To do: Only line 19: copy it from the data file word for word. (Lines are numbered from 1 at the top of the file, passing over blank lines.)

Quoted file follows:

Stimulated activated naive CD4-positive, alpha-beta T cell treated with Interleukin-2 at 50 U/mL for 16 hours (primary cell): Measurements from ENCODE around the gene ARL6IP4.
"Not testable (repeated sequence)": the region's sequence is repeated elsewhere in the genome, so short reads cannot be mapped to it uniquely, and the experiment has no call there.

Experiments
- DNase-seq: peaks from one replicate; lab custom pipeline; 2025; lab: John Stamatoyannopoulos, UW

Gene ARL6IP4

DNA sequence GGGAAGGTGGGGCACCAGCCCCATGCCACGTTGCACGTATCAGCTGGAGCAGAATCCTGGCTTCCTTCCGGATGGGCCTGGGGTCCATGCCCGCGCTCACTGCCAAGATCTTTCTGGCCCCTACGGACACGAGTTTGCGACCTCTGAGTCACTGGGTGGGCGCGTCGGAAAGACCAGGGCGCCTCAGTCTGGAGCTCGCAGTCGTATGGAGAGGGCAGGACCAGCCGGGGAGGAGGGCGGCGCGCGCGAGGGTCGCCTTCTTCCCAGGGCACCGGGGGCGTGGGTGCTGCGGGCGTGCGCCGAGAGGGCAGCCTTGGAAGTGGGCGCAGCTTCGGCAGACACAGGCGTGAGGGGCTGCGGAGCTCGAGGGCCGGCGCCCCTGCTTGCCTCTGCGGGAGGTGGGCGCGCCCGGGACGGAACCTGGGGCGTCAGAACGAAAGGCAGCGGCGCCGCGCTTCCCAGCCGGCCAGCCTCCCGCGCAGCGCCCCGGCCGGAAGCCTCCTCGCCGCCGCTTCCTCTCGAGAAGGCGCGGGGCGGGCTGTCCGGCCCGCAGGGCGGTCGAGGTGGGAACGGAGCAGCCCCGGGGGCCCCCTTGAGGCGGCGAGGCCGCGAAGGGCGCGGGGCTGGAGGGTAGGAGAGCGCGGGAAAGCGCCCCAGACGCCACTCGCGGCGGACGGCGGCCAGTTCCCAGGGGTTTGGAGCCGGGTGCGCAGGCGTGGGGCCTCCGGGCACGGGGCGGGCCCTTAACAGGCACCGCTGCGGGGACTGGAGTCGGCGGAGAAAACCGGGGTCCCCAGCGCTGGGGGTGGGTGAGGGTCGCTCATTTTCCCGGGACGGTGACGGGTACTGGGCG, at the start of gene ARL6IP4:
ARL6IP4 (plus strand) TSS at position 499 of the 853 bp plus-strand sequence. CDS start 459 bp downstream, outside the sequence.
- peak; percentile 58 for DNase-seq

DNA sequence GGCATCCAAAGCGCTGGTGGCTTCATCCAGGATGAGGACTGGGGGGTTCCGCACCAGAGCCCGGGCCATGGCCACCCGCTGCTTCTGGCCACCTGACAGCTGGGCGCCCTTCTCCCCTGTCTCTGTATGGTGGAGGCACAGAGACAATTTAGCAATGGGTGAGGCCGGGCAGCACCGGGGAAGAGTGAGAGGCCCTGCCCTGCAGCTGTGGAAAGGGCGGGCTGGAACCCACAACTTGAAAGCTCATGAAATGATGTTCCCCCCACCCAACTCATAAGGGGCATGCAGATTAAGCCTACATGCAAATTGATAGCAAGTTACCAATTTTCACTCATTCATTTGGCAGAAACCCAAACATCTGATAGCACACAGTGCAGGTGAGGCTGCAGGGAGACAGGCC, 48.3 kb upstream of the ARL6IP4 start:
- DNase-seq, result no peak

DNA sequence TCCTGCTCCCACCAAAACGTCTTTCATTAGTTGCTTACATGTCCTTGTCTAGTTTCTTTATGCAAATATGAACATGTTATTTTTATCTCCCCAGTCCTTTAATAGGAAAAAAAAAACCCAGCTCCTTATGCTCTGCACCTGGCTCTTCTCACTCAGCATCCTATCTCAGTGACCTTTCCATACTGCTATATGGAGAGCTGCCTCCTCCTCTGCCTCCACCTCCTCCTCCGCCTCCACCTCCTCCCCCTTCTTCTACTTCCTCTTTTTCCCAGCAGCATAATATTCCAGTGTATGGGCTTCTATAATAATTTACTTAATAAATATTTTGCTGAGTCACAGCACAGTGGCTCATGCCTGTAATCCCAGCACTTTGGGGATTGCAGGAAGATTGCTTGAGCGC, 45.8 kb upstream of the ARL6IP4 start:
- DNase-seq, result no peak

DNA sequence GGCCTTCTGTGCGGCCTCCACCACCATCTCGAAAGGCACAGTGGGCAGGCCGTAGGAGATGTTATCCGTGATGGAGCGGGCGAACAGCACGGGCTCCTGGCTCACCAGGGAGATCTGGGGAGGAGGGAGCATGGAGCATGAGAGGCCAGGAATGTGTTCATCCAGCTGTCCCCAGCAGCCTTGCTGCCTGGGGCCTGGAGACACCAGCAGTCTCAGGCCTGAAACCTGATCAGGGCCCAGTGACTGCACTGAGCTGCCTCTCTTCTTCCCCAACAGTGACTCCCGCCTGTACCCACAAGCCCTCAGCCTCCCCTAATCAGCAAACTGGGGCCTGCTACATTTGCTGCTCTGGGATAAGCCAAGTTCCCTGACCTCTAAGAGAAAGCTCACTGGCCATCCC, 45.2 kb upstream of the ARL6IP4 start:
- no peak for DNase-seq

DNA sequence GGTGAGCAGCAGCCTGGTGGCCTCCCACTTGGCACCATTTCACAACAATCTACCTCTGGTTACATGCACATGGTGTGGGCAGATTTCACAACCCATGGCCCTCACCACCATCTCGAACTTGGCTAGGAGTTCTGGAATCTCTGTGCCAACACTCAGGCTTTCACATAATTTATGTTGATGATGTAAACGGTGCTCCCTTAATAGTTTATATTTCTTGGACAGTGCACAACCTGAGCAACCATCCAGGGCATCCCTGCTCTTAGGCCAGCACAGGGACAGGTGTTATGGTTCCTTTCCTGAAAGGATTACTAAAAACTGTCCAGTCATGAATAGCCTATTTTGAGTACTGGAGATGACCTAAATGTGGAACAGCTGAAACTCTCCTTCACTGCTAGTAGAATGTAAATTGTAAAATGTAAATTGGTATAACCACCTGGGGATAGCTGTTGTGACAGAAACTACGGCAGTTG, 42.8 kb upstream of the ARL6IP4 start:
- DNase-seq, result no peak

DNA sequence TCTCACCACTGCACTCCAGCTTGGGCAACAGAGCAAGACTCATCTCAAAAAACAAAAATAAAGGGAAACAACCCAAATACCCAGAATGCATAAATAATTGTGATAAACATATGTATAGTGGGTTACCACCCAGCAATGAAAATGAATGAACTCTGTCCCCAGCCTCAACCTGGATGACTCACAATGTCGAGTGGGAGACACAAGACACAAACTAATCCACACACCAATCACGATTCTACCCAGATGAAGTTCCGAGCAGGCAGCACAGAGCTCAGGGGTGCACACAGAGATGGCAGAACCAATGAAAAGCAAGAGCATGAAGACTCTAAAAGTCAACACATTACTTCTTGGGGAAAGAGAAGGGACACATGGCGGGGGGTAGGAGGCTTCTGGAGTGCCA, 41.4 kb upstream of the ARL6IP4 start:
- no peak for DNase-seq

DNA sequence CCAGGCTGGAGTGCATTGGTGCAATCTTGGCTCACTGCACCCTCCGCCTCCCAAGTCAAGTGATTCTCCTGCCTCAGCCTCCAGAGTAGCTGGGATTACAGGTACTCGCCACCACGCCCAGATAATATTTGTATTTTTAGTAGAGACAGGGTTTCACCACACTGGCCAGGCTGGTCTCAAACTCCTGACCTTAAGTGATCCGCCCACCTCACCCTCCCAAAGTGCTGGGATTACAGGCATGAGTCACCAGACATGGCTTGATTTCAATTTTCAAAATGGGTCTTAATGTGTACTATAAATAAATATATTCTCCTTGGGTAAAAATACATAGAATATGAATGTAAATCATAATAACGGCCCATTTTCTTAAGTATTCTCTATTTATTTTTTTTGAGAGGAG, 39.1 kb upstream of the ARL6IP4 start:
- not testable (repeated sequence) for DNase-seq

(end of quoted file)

DNA sequence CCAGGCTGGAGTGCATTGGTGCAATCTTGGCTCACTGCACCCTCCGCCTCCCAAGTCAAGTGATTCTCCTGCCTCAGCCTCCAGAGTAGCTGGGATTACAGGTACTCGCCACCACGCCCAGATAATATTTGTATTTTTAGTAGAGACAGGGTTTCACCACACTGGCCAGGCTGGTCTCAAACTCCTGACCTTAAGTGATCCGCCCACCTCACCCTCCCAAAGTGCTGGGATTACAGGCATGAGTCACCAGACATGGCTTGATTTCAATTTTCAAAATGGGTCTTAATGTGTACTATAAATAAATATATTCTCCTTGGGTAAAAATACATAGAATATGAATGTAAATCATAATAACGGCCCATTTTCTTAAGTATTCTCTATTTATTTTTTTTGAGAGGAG, 39.1 kb upstream of the ARL6IP4 start: